In 1994 an arrest warrant was issued against writer and poet, Taslima Nasreen by the government led by the Bangladesh Nationalist Party. Her book, Lajja (Shame), where she wrote about a Hindu family being persecuted by Muslims, had inflamed Muslim fanatics.

The BNP government after coming into power in 2001 shut down Ekushey Television, the country’s first private terrestrial television channel in 2002.  A case was filed against Simon Dring, Managing Director of the station, and three other executives, accusing them of fraud. The BNP also accused ETV of being ‘biased’ against them (Hossain, M., 2002, ‘Bangladesh tells TV chief to leave’, 1 October). It may be worth mentioning that ETV received its licence to broadcast in April 2000 when the Awami league government was in power and quickly became very popular for its in-depth and insightful news and reports, a refreshing option from the monotonous government-mouthpiece reporting from the state-run TV channel BTV.

AL’s election manifesto of 2008 which won them a landslide victory promised to ensure freedom of the press. Section 19.1 of the manifesto stated, “The freedom of all types of mass media and [free] flow of information will be ensured. Initiatives will be taken for community radio services, besides national radio network.” Section 19.2 further said, “Investigation and trial of assassination of journalists will be made expeditiously and the real criminals will be given exemplary punishment. Persecution and intimidation of journalists will be stopped. All false cases against them will be withdrawn.”

On April 27, 2010 Channel 1, a private TV station whose owners were closely affiliated with opposition leaders was shut down. The channel, which housed 400 employees, was told by Bangladesh Telecommunications and Regulatory Commission (BTRC) that there were “irregularities” in regard to the ownership of its broadcast equipment. According to BTRC, Channel 1 had sold off its broadcasting equipment and was using machinery owned by another company.  The Bangladesh Telecommunications Act, 2001 states that the licensees must own the equipment it uses.  Channel 1 stated that the equipment was imported and owned by Channel 1 but Prime Bank, which had financed the deal, put the equipment up for auction when Channel 1 defaulted on loan payments. During the caretaker government’s rule six of Channel 1’s directors were arrested on corruption charges.  Many industry experts later commented that the Telecommunications Act 2001 had draconian rules which can be easily abused to control speech. Asif Nazrul, professor of law at Dhaka University criticized the Telecommunications Act 2001 saying it is a law that is “inconsistent with the principles of free speech, and allows BTRC to be the judge, jury and executioner” (Al-mahmood, S.Z., 2010, ‘The Velvet Muzzle’, The Star magazine, The Daily Star, 7 May).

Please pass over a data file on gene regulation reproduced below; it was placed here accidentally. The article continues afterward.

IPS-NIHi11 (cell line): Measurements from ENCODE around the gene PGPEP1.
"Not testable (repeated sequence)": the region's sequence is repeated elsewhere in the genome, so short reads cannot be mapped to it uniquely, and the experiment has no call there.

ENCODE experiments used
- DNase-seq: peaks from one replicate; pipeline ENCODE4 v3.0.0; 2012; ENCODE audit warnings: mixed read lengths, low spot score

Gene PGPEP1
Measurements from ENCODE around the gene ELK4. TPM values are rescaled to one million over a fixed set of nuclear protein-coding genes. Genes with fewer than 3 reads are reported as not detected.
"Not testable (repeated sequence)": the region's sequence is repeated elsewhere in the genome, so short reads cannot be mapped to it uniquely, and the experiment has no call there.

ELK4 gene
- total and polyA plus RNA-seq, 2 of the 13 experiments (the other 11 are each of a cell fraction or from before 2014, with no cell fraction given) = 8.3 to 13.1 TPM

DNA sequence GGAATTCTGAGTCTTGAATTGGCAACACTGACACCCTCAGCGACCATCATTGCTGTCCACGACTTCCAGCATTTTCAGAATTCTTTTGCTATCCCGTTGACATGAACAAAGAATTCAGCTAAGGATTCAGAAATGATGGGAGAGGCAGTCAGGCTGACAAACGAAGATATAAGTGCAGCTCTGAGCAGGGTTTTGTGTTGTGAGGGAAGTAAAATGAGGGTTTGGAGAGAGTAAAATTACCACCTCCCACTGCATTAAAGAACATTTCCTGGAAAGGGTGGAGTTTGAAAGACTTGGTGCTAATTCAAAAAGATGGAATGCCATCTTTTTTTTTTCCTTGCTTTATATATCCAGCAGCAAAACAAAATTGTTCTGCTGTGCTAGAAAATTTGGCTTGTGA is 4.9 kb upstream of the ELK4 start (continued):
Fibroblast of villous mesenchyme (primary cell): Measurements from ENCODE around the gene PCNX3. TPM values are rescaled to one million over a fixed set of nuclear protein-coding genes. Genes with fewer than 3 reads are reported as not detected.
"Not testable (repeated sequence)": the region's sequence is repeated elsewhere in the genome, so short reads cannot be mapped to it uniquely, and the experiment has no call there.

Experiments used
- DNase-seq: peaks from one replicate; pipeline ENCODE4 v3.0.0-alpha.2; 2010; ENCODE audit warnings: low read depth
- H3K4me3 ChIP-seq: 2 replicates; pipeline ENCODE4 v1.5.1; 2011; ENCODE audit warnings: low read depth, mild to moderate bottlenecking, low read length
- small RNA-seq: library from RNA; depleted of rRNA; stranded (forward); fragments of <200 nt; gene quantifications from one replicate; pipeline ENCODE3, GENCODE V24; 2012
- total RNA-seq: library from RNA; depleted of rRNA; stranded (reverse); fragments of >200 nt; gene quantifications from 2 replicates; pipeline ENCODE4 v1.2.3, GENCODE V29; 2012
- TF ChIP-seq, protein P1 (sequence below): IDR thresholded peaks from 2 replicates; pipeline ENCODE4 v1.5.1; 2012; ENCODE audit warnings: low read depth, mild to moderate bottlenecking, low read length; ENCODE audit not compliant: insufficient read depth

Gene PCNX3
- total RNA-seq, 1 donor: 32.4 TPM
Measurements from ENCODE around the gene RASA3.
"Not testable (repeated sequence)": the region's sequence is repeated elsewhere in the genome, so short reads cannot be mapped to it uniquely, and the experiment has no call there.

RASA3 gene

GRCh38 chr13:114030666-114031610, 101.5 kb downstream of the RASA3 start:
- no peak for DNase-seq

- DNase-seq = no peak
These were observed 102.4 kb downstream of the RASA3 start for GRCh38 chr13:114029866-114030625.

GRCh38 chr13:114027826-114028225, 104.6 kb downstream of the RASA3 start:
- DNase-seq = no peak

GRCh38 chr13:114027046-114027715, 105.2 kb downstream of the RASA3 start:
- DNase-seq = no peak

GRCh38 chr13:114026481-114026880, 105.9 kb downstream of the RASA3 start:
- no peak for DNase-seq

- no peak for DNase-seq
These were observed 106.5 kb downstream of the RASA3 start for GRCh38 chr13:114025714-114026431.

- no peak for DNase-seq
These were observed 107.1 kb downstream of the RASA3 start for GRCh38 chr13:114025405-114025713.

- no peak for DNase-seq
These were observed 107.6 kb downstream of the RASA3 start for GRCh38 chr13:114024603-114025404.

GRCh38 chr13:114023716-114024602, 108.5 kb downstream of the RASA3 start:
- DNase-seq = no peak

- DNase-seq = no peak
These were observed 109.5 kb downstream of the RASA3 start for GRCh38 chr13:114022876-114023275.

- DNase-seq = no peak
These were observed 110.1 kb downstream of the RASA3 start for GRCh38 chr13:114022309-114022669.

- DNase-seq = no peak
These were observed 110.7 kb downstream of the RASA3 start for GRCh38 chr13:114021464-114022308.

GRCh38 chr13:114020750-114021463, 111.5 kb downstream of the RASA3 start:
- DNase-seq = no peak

Despite lofty expectations, the policy to control the media to serve the interest of party politics continues. On 20 May 2010 the High Court upheld a government ordered and directed the Bangladesh Telecommunications Regulatory Commission (BTRC) to shut down the test transmission of Jamuna Television saying that the channel’s No Objection Certificate (NOC) expired in 2007 before the station went on air (Correspondent, 2010, ‘HC Ruling: Jamuna TV shutdown order valid’, The Daily Star, 21 May).

The government also attempted to shut down of the Bangla language daily newspaper Amar Desh, which is known to be supportive of the opposition BNP. On 2 June 2010 Mahmudur Rahman, the acting Editor of Amar Desh, was arrested and a case was filed accusing over 100 journalists and other office staff  of beating a Sub Inspector of police and obstruction of justice. Earlier on June 1, 2010 the publisher of the newspaper, Md. Hashmat Ali, was allegedly detained by the members of the National Security Intelligence (NSI). Several cases were filed against Mahmudur Rahman and he was allegedly severely tortured while in custody. This followed the publishing of a report in the newspaper on 21 April 2010 under the headline Chamber Judge Manei Sarkarer Pokkhe Stay (‘Chamber Bench’ only means a stay order in favour of the Government) where the role of the Attorney General’s Office was criticized; a notice of Contempt of Court was brought against Amar Desh by two lawyers of the Supreme Court. The Appellate Division of the Supreme Court, on August 20, 2010, passed a verdict and sentenced Mahmudur Rahman, to six months in prison and fined him BDT 100,000 (Odhikar Human Rights Report 2010[8]).

Attacks, injuries and threats to journalists continued throughout 2009 and 2010. YouTube, the website that aired Shiekh Hasina’s meeting with army personnel after the BDR mutiny in February 2009 was promptly blocked. It was blocked once again in the country in September 2012 when the trailer of the film, ‘Innocence of Muslims’, went viral, leading to worldwide protests by Muslims and killing of American ambassador to Libya. The talk show host of ‘Point of Order’, Kazi Jesin received death threats and warned to stop airing her shows on human rights and constitutional rights. Many journalists, who wrote against local party political leaders, also received threats political leaders. The government also drafted guidelines to ‘control’ talk shows. According to a report by Odhikar, “the guidelines state that a negative impact had been created on the socio-economic condition of the country due to unplanned and uncontrolled talk show presentations. All the TV channels have to give undertakings following the guidelines on talk shows and to maintain a regular communication with the authority before conducting any talk show.” Police also harassed members of a cultural activist group Lamppost when they tried to protest the construction of the Tipaimukh Dam.

The New Media and Censorship